Along with Finland and Shanghai, Canada is a top performing education system that is also relatively equitable. So what are its teachers doing?
Lucy Crehan is a teacher on an educational mission to give some insights on education in top performing systems from a teacher’s perspective. Over the next 9 months she will share her experience of work in schools in 8 systems that do well in the international PISA rankings at insideclassrooms.com.
Salary: Although teacher pay varies across the provinces, on average Canadian teacher salaries compare favourably to salaries in other OECD countries; only Luxembourg and Germany pay their teachers more. Teachers also fare well compared to other Canadians with post secondary qualifications.
Class sizes: Having come from Finland, Canadian classrooms felt more like home to me, as their class sizes are above the OECD average. They are still not as big as England’s though (our average is 26.1).
Pay progression: In British Columbia, Alberta and Ontario – the three top performing provinces – teachers’ pay scales are negotiated at a local or regional level rather than at a school board level. These pay scales are based on number of years teaching, qualifications and extra training.
A day in the life of a teacher
6.00 Wake up. Have to get up at the crack of dawn to finish my marking. A double espresso from my coffee machine gets me going.
7:30 Leave for school. Drop off my daughter at kindergarten on the way. In BC they start learning through play in kindergarten at 5. Last week she was involved in a project pondering the question “is a spider a good guy or a bad guy?”
8.00 Prepare for the day. Make a pot of coffee in the Science office, prepare the equipment that I need for the day (there are no Science technicians), and photocopy some tests for later.
8.30 Physics 11. We are beginning a new unit on forces, so I begin with a partner talk to generate some ideas on definitions and categories of forces, discuss their ideas and give some notes. I then give the kids my “you are made out of nothing, and you will never touch another person” rant. They love it! I always try, at the beginning of each new unit, to leave the kids with a concept that challenges them. The CAPE of rigour: Complex, Ambiguous, Provocative and Emotionally engaging.
9:30 TAG (Teacher Advisory Group). This is in our home room (my lab) and includes students from across the year groups – grade 9 to 11. In Canada students attend middle school in years 7 and 8, so year 9s are the youngest we have. I read announcements, talk to kids in the school musical about their rehearsal schedules, and discuss with whole TAG the fundraising drive to get $ for our earthquake survival food stash.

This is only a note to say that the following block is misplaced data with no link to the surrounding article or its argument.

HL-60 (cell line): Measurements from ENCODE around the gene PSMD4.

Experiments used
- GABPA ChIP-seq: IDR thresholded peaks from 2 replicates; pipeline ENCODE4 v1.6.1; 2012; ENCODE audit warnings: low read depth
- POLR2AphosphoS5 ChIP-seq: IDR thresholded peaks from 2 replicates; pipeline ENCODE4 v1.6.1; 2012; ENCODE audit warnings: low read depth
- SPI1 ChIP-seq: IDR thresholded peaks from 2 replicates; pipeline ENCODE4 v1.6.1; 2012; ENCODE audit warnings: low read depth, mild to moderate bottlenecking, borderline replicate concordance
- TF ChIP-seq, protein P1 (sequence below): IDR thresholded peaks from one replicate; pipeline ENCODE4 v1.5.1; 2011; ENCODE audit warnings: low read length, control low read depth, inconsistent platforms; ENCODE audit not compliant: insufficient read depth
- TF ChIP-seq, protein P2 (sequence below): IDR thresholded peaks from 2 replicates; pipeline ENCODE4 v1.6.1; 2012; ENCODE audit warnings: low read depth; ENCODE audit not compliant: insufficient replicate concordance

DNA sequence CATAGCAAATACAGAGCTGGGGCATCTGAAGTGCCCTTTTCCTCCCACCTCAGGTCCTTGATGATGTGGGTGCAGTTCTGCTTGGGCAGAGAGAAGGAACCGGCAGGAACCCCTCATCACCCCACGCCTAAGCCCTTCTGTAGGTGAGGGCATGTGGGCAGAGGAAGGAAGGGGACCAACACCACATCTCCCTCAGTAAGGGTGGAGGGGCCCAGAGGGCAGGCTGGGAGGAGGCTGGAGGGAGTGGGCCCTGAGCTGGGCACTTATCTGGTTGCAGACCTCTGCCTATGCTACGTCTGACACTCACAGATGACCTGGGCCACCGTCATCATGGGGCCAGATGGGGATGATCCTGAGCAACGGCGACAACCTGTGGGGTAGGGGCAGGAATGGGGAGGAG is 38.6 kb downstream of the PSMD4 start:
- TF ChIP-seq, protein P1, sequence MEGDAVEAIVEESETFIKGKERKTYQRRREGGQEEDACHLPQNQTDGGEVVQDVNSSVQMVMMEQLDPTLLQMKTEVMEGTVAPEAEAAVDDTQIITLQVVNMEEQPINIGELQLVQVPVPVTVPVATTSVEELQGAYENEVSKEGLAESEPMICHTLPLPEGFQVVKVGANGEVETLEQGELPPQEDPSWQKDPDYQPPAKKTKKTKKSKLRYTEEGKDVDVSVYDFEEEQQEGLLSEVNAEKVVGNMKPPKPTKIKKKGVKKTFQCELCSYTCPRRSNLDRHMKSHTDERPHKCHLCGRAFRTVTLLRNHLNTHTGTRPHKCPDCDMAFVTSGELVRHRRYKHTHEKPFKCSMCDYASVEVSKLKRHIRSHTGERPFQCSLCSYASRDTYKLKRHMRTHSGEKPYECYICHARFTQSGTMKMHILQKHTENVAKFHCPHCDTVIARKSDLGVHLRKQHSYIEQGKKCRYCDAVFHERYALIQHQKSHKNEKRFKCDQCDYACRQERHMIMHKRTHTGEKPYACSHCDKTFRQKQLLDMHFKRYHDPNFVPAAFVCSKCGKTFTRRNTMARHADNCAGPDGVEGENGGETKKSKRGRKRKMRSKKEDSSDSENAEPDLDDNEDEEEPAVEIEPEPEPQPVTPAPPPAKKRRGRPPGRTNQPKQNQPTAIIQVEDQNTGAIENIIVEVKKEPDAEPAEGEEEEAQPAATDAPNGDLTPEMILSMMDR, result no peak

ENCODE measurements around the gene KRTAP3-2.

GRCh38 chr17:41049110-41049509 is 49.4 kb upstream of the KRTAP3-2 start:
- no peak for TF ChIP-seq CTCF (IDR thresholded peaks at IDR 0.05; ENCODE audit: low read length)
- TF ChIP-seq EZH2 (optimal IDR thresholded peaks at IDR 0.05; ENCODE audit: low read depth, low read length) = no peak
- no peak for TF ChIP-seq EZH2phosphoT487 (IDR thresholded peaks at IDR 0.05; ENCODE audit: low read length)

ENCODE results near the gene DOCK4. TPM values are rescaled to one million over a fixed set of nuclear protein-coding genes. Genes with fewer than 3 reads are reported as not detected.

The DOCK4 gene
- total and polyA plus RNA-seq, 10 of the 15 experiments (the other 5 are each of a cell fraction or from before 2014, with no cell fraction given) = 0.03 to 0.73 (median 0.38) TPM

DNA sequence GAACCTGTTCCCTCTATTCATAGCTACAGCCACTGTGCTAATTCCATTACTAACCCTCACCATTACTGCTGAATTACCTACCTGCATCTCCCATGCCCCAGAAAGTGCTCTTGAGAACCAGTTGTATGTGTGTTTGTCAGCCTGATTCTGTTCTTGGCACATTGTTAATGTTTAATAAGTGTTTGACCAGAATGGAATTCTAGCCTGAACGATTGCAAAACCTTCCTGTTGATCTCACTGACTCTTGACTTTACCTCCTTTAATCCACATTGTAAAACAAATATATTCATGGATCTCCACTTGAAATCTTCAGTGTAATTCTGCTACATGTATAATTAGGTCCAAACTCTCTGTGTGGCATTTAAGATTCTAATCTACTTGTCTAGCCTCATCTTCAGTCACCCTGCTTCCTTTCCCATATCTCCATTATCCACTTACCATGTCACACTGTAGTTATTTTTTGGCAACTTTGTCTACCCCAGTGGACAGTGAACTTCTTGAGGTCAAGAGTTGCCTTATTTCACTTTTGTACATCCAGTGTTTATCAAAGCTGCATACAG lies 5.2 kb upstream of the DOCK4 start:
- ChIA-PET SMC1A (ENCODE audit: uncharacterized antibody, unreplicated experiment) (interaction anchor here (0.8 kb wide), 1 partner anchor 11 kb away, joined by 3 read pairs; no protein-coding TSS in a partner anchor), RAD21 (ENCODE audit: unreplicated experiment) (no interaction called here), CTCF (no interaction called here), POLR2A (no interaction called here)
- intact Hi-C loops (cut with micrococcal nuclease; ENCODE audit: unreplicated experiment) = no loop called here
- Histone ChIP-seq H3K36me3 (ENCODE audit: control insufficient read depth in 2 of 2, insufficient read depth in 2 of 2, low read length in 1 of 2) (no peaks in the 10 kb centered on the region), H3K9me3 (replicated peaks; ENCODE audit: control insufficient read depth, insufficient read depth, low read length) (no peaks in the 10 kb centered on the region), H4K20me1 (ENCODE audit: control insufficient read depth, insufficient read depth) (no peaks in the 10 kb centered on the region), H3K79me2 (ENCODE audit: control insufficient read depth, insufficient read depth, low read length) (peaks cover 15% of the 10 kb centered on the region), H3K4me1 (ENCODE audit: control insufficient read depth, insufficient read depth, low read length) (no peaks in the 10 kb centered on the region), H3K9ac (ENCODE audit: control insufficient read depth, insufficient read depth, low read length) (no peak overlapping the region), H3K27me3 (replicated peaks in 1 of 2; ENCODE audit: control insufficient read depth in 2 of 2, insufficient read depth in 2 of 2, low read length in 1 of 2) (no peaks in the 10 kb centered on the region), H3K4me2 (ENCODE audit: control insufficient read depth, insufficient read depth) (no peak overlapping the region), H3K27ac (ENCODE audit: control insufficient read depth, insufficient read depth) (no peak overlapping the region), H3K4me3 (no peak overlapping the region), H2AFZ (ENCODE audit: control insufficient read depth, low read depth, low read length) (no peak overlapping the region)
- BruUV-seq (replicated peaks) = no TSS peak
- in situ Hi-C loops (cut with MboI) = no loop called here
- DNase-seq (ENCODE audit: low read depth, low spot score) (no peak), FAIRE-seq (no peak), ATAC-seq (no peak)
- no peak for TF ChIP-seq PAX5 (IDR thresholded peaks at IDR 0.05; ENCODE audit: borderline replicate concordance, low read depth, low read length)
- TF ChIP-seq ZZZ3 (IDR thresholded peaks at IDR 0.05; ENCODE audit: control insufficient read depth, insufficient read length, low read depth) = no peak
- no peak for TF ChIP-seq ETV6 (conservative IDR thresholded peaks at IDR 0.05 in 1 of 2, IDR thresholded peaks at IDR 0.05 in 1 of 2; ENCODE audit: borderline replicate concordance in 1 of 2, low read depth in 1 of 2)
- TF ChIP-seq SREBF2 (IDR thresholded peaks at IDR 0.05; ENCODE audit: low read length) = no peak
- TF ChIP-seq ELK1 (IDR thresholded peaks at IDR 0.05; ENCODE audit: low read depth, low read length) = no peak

9.52 Science 10. Science 10 is one of only five classes the students take a provincial exam in throughout the whole of secondary school, so we are doing practice tests. Before tests, I try to give as much practice as the kids can stomach. Some require much more practice than others, and this is difficult to accommodate for, but I do. One of the many reasons I do not give homework marks is because kids all need to do different amounts of homework to be successful.
10:52 “Break”. I try to run downstairs and go pee. No luck. Stopped by a student who has a question about the kinematics pre-test. Maybe I’ll go tomorrow.
11:02 Science 9 ‘ungraded’. We want students to focus on achieving the learning outcomes rather than on just getting the grades, so this year, we are trying out an ‘ungraded course’ with half of the grade 9s, in which they will receive only formative feedback throughout the course. We’ll then compare their progress with the other year 9 group as they go through years 10 and 11.
12:08 Lunch. Ha ha ha ha ha… lunch. Good one! My room is packed. It is this way before any unit test. I work through lunch everyday helping kids, and after school about twice a week by appointment. In Canada, because of union bargaining, teachers do not need to make themselves available at any time outside of class time. We do not need to be at work early, or stay late. Of course, you would pretty much suck as a teacher if you followed that style.
1:02 Physics 12 (Advanced placement). From grade 10 upwards, we have some advanced placement classes made up of the brightest students in certain subjects; apart from these, our classes our mixed ability. As there is no provincial assessment for Physics 12, we don’t need to drill for exams, and for this session the students have been given the task of designing their own experiment in groups. They got on well with this task, after a brief tangential discussion on university life.
2.13 Free period. I’m away on a training day next week, so my first job is to sort out cover, and see if the supervisor I usually get in is available. Most new teachers start off as teachers on call, so the staff room pin board is covered in their business cards. Luckily she is, and I then spend the rest of the time planning for tomorrow.
3:13 End of school day. Done! Well… a few kids hang around for about 30 minutes asking me stuff. After that, I enter attendance into the computer, wash my dishes, photocopy the tests, and I’m off home by 4:30ish. I’m not taking much home with me this evening, but I will have to make up an answer key for the test and answer some emails from parents and students.
Editor’s note: This is not a real day in the life of a teacher, but is based on real days from real teachers, with some added notes for clarification. This blog post has been shared with our readers courtesy of Edapt UK where this post was originally published.